When you are working toward establishing your trust, one of the decisions you must solidify is who your executor will be. Namely, your executor will work on your behalf to maintain and distribute your assets in accordance with your wishes. Follow along to find out how you may determine who is best fit to be your executor and how one of the proficient Butler County trust attorneys at Heritage Elder Law & Estate Planning, LLC can guide you in the right direction.
How do I determine who should be my executor?
With the great title of executor comes great responsibility. So, you will want to select an individual who is not only willing to take on this duty but who is also able to handle this duty. With that being said, if you have an individual in mind, you may want to ask yourself the following questions:
- Do you know this individual as someone who is responsible with handling money (i.e., paying bills, paying taxes, preparing tax returns, etc)?
- Do you know this individual as someone who is honest (i.e., never been charged with fraud or embezzlement)?
- Do you know this individual as someone who gets along with your intended beneficiaries (i.e., nobody would want to file a petition with a probate judge)?
If you have several individuals that you believe fit the mold as an executor, you may still incorporate all of them into your estate plan. That is, you may make one the primary executor of your estate and the other the executor of your digital estate. Or, you may make one the primary executor and the others the successors. This is a recommended assignment, anyway, in the unfortunate event that your primary executor becomes incapacitated or passes on before you have time to update your estate plan.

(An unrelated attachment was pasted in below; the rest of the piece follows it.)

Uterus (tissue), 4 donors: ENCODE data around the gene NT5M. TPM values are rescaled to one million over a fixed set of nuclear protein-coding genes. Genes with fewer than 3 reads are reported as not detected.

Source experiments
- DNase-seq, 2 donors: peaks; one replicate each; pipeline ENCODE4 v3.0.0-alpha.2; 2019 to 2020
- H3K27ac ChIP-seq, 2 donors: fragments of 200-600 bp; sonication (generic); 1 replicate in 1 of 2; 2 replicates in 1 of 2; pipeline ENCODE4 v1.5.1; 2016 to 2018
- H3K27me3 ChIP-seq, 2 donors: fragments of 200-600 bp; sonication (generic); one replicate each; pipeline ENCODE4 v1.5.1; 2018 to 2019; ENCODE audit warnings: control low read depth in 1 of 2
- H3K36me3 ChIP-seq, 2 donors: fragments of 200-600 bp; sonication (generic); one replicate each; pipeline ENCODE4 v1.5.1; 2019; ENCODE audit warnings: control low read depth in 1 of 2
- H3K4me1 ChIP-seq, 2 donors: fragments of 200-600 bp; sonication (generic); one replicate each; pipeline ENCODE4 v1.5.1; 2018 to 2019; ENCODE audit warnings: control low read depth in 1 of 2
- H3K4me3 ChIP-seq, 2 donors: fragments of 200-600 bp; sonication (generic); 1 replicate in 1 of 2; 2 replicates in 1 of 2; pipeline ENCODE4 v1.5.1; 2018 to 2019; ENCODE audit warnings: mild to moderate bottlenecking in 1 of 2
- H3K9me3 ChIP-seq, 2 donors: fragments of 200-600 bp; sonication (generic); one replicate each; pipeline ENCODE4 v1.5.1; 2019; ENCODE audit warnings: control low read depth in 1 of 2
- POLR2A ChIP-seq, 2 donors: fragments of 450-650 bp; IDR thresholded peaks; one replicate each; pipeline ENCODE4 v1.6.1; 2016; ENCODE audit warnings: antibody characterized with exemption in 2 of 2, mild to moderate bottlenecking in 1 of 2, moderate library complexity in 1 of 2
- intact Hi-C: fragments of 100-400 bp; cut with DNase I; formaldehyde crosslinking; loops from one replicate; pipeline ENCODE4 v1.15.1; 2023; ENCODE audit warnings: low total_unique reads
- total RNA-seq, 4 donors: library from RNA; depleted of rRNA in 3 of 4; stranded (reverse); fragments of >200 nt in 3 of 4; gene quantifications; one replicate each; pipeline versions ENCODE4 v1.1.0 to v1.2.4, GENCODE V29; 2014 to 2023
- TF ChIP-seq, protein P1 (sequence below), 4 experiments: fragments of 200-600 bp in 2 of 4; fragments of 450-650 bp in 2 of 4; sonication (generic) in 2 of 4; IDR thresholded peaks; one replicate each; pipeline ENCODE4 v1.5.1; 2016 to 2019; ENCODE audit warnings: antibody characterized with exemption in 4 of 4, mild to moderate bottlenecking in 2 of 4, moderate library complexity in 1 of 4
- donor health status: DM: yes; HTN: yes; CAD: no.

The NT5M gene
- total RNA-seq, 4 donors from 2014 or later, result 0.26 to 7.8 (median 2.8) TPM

What other factors should I consider?
While designating a certain individual as your executor may be a personal decision, there are still strict requirements that you must abide by. For example, in the state of Pennsylvania, you may not go with your original choice of an executor if they are under the age of 18. What’s more, you may have to rethink this if your original executor no longer has the mental capacity to administer your estate. Specific examples are as follows:
- You cannot designate an individual if they become diagnosed with an intellectual disability.
- You cannot designate an individual if they become diagnosed with an incontrollable mental illness.
- You cannot designate an individual if they become diagnosed with Alzheimer’s disease or dementia.
As you may likely conclude yourself, your estate plan is of the utmost importance and requires immediate action. So do not hesitate in reaching out to one of the talented Butler County estate planning attorneys at Heritage Elder Law & Estate Planning, LLC.